You don’t need a relationship therapist for everything, but when you and your partner are struggling to communicate, a couples therapist can give you some much-needed tools. Of course, it can be hard to know if and when seeking couples therapy is the right move — especially for queer couples. Since LGBTQ+ people have historically been underrepresented in science, literature, and media, it can be difficult for queer couples to know if they’re experiencing normal relationship stress or something bigger.
Throughout my years working as a sex and relationship therapist, I’ve pinpointed signs that you and your partner might need help from a professional. Here are seven signs that it might be time for couples therapy.
1. You’re stuck in an “infinity fight.”
Fighting with your partner isn’t always a bad thing. We all communicate differently, and for many of us, a heated (but respectful) argument is the easiest path toward conflict resolution. That said, it isn’t healthy to fight every day — especially when that fight is always about the same thing. If you and your partner fight about the same issue every time it pops up and nothing seems to change afterwards, you’re in what I call an “infinity fight.”
You could be fighting about anything — friends, family, sex, chores — but if it’s not getting better, then it’s probably just getting worse. It’s okay if you two can’t work it out on your own. That’s what therapy is for!
2. You think there’s room for improvement, but you don’t know where to start.
Couples therapy isn’t only for partners who are at their wits’ end. If you see a problem forming and want to get ahead of it, couples therapy might be right for your relationship.
In many cases, counseling is even more effective if you do it before the tears are flowing and tempers are running hot. There are a million different ways that two people can spark conflict with each other — and there’s no rule book that can tell you how to fix them all — so there’s no shame in seeking professional advice.
3. Being with your partner feels like a chore.
This is one of the saddest things I see as a therapist. Two people are madly in love, but unresolved gripes, conflicts, or complaints suck the life out of them over time.
If it feels like being with your partner is a chore — i.e., you’d rather capitulate than argue with them, their requests always feel like a burden, you try to avoid emotional or physical connection, etc. — then something is clearly wrong.
Likewise, if you feel like your partner is treating you that way no matter what you do, then it’s time to call in some assistance. Couples therapy can help you uncover the origin of those feelings and guide you back to a healthy and happy relationship.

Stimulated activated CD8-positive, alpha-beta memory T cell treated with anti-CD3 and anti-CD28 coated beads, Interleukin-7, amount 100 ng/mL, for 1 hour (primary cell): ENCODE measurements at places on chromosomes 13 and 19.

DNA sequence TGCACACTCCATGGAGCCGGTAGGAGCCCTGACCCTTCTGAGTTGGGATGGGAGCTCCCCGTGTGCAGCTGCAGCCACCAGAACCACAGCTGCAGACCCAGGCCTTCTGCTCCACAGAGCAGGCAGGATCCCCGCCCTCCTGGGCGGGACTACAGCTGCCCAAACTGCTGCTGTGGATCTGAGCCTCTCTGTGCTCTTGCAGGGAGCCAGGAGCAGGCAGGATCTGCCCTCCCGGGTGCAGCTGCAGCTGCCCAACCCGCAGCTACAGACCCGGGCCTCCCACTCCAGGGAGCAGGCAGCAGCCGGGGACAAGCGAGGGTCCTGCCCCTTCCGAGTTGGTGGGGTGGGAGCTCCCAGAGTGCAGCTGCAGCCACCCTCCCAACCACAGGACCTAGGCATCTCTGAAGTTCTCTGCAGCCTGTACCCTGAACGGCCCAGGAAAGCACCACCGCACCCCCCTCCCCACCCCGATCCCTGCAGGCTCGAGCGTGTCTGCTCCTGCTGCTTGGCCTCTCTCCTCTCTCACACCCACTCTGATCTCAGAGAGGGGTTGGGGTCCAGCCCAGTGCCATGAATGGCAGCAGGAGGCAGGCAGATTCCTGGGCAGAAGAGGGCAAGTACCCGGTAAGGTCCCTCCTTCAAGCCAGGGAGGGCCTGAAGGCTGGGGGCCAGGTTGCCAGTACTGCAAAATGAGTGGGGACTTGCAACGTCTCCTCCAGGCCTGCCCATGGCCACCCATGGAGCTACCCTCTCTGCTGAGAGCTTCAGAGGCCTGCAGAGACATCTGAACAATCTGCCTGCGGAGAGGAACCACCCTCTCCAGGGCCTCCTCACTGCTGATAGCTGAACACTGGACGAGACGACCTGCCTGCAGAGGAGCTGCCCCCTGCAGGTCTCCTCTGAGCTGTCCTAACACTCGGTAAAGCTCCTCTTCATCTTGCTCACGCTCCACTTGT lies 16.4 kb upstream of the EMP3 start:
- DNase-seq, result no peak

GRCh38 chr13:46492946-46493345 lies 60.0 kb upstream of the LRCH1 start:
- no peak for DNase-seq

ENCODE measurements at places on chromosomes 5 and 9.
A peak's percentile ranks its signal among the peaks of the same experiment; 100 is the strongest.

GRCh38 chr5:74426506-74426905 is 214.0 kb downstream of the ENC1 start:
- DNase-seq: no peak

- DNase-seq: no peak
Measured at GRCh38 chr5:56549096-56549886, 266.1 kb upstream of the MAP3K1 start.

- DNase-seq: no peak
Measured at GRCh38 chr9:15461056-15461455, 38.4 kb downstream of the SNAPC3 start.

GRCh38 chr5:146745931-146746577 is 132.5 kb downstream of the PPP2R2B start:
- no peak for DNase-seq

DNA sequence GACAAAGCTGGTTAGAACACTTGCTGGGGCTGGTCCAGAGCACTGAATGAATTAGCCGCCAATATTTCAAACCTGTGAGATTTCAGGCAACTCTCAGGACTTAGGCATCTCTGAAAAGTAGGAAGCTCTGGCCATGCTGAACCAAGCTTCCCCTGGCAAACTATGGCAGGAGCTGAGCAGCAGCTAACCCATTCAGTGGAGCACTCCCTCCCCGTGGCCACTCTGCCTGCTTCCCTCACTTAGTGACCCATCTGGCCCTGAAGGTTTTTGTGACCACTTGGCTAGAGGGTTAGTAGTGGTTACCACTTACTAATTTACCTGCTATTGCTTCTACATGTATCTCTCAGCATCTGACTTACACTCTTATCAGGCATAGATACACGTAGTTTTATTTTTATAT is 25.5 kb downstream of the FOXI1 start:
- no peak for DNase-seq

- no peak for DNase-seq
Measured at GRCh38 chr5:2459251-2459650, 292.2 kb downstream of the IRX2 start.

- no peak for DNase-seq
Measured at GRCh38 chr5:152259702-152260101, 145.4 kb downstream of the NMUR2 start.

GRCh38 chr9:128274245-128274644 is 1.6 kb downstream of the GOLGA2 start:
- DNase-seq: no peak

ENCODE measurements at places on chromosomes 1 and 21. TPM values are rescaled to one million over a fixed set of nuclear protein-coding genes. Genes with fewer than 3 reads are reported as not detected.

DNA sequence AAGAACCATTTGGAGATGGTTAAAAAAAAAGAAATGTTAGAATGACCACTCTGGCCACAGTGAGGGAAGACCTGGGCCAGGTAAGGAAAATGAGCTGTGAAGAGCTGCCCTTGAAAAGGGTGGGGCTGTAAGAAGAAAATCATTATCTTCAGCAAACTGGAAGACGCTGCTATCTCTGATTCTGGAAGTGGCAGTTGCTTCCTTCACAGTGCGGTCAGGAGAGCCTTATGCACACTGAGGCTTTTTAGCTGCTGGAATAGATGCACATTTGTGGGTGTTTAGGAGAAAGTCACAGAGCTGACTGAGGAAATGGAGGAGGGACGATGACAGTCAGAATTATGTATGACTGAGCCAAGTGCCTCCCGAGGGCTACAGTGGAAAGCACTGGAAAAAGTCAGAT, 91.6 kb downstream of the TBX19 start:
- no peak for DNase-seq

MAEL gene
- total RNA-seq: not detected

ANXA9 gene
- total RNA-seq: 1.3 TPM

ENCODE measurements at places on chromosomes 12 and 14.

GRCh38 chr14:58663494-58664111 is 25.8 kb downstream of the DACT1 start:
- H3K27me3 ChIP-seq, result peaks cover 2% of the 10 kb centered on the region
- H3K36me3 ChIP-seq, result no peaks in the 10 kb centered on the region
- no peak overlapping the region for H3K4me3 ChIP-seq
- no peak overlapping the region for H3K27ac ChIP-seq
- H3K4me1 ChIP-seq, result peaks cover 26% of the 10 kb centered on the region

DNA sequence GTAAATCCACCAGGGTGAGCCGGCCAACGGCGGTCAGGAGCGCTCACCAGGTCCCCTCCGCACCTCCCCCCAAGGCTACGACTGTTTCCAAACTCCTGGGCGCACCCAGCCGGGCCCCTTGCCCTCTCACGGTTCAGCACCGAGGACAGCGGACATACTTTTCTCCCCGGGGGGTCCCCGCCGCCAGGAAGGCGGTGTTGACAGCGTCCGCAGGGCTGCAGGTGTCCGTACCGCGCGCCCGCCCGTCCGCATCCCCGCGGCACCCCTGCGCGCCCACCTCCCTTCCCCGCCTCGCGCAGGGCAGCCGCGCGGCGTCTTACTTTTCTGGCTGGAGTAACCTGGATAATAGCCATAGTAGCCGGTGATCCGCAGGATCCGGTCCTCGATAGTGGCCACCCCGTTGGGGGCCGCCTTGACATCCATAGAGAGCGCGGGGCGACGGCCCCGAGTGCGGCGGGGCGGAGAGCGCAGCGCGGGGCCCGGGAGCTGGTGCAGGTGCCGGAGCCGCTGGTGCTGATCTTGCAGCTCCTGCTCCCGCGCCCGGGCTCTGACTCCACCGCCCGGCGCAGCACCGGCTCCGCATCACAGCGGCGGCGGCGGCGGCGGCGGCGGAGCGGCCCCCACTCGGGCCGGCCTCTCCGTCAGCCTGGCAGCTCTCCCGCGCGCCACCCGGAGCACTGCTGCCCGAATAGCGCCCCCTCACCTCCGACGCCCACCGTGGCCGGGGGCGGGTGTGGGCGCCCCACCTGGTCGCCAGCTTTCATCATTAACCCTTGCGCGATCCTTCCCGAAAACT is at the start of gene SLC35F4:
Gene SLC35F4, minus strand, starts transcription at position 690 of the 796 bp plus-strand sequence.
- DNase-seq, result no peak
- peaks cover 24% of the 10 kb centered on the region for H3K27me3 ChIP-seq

4. Your sex life is struggling.
I often struggle to get clients to open up about sex. Whether they’re unsatisfied, afraid to express their desires, or experiencing shifts in libido, the last thing they want to do is talk to their partner about it.
They might be scared of hurting each other’s feelings or just flat-out uncomfortable talking about sex, so they wait to address it until they can hardly tolerate sex. In other cases, they may have perfect sexual communication but still feel unable to improve. A therapist can help you find out why you’re sexually unsatisfied and get back to sexual bliss with your partner.
5. You have trust issues.
I can tell you right now that a lack of trust will lead to bigger and badder problems in no time. It could be that you’ve been hurt before and feel suspicious, or it could be that your partner’s words or actions are inconsiderate.
We all want to know the truth and we all want to be able to trust our loved ones, but it’s rarely that simple. A therapist can help both of you communicate more honestly with each other. They can also help you find out if that mistrust is coming from you, your partner, or both.
6. You and/or your partner are working through trauma.
I know it feels obvious to seek professional help after experiencing trauma, but few people think to involve their partners in that work. If you’ve been through trauma together, such as a car accident or loss of a child, then you need to heal together.
If one of you has been through something traumatic, it’s normal for the other partner to want to help — even if they don’t know how. It’s natural for all of us to want to be there for those we love. A therapist can help you heal, but they can also teach your partner how to be there for you and vice versa.
7. You and your partner have fundamental differences.
We may not mind our partner’s differences at first. That difference could be a hobby, a political view, religious difference, or any other value or interest you don’t share.
Over time, these differences can turn into points of contention, resentment, or arguments. You probably can’t change that aspect of them, but a therapist can help you both move forward in a healthy way.
Remember: Couples therapy isn’t a last resort.
As the stigma surrounding mental health fades away, therapy is becoming more and more common. You don’t have to wait for an extreme problem to try it. Try a few therapists and see what feels right. Hopefully, you and your partner will start a journey towards a better, stronger relationship. That said, therapy isn’t a fix-all solution for every problem. Sometimes two people simply aren’t compatible — and that’s okay! Therapy can help you discover what steps to take for a healthier life, whether that’s together or apart.